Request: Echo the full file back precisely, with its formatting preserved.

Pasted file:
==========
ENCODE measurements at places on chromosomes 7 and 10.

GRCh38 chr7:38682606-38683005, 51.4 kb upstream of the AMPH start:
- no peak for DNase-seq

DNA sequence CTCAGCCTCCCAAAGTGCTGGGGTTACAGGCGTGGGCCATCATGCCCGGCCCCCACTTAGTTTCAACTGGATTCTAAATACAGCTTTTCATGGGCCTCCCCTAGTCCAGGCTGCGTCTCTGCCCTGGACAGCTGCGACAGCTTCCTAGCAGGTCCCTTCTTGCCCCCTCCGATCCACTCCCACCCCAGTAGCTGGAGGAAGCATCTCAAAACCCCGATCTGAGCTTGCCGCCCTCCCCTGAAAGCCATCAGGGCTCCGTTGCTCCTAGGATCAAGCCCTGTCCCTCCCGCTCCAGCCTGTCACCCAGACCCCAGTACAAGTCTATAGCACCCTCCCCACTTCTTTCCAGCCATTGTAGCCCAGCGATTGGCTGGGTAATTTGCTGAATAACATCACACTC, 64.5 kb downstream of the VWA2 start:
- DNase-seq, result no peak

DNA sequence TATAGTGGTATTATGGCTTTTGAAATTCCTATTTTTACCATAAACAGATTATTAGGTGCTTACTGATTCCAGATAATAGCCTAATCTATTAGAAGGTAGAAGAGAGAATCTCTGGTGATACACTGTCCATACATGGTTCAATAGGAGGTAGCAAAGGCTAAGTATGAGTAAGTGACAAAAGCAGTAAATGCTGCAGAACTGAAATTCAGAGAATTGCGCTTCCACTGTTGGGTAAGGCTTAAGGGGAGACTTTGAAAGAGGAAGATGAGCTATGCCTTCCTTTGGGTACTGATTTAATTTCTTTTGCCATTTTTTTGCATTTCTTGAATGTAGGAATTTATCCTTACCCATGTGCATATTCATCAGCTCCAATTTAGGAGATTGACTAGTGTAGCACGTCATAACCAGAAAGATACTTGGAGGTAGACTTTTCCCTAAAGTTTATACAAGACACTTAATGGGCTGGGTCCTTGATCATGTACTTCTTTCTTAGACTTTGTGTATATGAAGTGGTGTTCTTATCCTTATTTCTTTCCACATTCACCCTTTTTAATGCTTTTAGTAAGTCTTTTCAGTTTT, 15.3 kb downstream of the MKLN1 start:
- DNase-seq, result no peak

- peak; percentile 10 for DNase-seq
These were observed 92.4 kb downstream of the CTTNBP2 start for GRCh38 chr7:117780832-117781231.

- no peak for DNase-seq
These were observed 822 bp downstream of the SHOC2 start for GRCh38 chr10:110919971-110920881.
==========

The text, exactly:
ENCODE measurements at places on chromosomes 7 and 10.

GRCh38 chr7:38682606-38683005, 51.4 kb upstream of the AMPH start:
- no peak for DNase-seq

DNA sequence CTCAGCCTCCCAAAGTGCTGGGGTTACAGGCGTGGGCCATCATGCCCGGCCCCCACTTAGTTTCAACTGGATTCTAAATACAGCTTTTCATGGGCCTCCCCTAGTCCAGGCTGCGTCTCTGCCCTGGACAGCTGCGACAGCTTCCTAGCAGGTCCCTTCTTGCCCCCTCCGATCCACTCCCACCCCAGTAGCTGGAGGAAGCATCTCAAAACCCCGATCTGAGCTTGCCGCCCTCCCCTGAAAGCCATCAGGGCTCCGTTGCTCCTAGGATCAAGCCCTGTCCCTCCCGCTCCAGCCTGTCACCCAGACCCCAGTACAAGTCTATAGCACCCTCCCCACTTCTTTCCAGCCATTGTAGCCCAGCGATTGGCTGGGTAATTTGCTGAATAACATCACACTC, 64.5 kb downstream of the VWA2 start:
- DNase-seq, result no peak

DNA sequence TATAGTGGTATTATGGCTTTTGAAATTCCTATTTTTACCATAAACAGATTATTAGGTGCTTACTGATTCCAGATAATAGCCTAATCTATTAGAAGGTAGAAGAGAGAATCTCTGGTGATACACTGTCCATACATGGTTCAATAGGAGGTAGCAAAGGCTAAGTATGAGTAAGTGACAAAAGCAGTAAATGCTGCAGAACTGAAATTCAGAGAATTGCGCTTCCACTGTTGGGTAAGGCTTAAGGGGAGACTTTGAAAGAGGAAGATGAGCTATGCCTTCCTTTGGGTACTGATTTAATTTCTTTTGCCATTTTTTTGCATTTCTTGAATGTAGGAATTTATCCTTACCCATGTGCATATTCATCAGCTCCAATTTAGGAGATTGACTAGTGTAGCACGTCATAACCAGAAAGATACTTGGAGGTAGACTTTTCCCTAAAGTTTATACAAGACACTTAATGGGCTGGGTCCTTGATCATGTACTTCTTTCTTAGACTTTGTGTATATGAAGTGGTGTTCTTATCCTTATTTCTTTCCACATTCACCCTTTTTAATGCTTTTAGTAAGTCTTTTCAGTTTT, 15.3 kb downstream of the MKLN1 start:
- DNase-seq, result no peak

- peak; percentile 10 for DNase-seq
These were observed 92.4 kb downstream of the CTTNBP2 start for GRCh38 chr7:117780832-117781231.

- no peak for DNase-seq
These were observed 822 bp downstream of the SHOC2 start for GRCh38 chr10:110919971-110920881.